The sun, like a giant furnace in the sky, provides rooftop solar panel systems with the limitless fuel they need to produce power. Humans, ingenious species that we are, have developed the technology to harness this immense energy source from millions of miles away, and use it to power the world.
What’s great about solar power is that the sun is an infinitely renewable source of electricity. Photovoltaic panels convert the endless supply of sun’s rays directly into electricity, providing inexpensive and independent power. But how does this happen?
Our story starts with the most important component of a rooftop panel: the solar cell.
These cells are constructed of one or two layers of semi-conductor wafers that are usually silicon-based. When the sun’s rays hit these wafers, the solar cell generates an electrical charge, thanks to a phenomenon called the photovoltaic effect.
Essentially, this effect creates voltage from photons that flow in a steady electrical current from one side to another. The solar modules found in rooftop panels are made from dozens of these photovoltaic cells, all packaged together.
The panels then are placed on the roof of your home or business at an angle designed to maximize their exposure to direct sunlight during the day.
Most of the appliances in your home or office run on alternating current. The electricity solar cells generate is direct current, however, so you need an inverter to transform the current from direct to alternating.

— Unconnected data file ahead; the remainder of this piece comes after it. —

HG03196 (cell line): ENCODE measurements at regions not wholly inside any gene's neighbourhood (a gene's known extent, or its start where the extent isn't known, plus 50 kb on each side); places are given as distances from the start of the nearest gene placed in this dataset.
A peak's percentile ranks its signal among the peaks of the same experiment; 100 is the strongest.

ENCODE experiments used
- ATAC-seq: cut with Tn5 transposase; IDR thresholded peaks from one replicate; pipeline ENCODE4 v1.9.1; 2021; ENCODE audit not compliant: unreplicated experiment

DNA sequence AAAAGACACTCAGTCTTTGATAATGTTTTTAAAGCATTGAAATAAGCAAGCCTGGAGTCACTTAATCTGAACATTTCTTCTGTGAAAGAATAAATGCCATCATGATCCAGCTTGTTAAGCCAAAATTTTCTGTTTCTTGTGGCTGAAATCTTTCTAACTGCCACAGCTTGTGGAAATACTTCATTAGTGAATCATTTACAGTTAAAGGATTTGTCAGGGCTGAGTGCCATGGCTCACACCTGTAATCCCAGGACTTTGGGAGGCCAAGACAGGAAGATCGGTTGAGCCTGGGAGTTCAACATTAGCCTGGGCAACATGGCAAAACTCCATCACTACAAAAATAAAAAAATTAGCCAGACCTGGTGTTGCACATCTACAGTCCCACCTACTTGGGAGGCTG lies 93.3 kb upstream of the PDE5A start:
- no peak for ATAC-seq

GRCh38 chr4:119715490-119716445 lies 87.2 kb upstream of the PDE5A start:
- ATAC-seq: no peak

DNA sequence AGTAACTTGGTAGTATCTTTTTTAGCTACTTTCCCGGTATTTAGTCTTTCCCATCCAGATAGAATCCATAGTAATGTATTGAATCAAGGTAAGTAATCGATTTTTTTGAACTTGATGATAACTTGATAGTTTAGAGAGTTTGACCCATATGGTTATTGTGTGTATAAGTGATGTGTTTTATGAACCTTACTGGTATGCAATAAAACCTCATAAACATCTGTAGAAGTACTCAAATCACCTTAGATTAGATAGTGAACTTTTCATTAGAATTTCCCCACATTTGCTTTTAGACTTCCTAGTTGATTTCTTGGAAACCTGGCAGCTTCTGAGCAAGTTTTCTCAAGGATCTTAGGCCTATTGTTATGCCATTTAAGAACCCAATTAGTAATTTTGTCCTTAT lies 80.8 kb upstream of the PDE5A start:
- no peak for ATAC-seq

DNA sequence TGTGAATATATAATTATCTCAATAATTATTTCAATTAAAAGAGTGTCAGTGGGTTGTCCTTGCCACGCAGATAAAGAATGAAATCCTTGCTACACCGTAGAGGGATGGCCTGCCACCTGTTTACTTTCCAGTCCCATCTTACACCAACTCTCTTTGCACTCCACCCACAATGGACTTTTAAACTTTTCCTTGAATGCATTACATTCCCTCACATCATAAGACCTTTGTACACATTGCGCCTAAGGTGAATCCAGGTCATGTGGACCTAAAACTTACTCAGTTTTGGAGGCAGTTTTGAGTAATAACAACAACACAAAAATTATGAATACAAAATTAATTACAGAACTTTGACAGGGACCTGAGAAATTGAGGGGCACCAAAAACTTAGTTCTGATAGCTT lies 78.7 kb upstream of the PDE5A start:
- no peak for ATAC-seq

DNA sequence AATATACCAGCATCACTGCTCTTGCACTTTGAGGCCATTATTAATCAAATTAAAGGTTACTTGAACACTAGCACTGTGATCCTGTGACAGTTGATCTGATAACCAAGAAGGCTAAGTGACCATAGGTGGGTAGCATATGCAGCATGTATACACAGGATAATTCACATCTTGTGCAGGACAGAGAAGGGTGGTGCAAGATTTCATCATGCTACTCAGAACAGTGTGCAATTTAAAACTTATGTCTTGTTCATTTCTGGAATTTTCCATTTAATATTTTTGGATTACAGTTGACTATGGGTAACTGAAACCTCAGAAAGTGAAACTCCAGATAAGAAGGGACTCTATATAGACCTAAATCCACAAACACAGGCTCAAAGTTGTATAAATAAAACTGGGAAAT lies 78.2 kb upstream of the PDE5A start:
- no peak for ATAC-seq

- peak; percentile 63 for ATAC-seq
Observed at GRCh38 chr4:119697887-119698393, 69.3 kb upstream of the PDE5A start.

Today’s inverters are highly sophisticated, especially compared to older designs. Consequently, they are now capable of providing data for solar panel performance and other grid services.
Grid compatibility is important because solar homes use the power their panels generate for only a portion of their electricity needs.
If you need extra power beyond your system’s capacity, like when there’s a day when the sun just doesn’t shine, you must rely on local utilities for backup. So, unless you add backup power capabilities to your system, you have to remain connected to the municipal power grid.
To play nice with the grid, your rooftop must integrate seamlessly into the existing electricity service.
Photovoltaic panels, depending on system size, may not meet all of your electricity needs all the time. They can, however, save you a significant amount of money on your monthly energy costs.
If you implement other energy-cutting strategies, including installing passive solar and LED light bulbs, for example, you can more easily meet all of your power needs with a PV panel array.
Intermountain Wind & Solar, serving customers in Wyoming, Idaho, Nevada, Utah and Colorado, is committed to helping you save money and reduce your dependence on electric utility company services. Contact us today to learn more about adding a rooftop solar power system to your home or business.
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